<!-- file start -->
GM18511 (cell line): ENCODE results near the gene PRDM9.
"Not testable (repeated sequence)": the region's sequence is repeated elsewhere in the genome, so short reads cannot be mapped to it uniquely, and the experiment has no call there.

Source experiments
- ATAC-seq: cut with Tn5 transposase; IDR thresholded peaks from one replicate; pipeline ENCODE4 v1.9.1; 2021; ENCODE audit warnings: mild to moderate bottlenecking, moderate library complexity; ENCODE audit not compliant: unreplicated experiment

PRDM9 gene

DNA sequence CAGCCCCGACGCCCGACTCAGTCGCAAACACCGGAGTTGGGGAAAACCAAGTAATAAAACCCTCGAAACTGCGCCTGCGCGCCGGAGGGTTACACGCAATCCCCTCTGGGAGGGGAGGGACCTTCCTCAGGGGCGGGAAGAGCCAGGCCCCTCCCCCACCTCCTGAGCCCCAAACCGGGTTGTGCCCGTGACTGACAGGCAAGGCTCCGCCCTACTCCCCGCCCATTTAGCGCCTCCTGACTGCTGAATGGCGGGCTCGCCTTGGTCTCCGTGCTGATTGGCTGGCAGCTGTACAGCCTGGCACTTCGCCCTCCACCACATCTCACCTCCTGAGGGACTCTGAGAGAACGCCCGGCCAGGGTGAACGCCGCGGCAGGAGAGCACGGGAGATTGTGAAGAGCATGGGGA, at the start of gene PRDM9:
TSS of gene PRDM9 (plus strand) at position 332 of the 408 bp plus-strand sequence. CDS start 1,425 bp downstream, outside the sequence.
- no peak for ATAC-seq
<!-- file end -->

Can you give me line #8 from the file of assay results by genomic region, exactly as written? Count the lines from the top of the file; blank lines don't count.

- no peak for ATAC-seq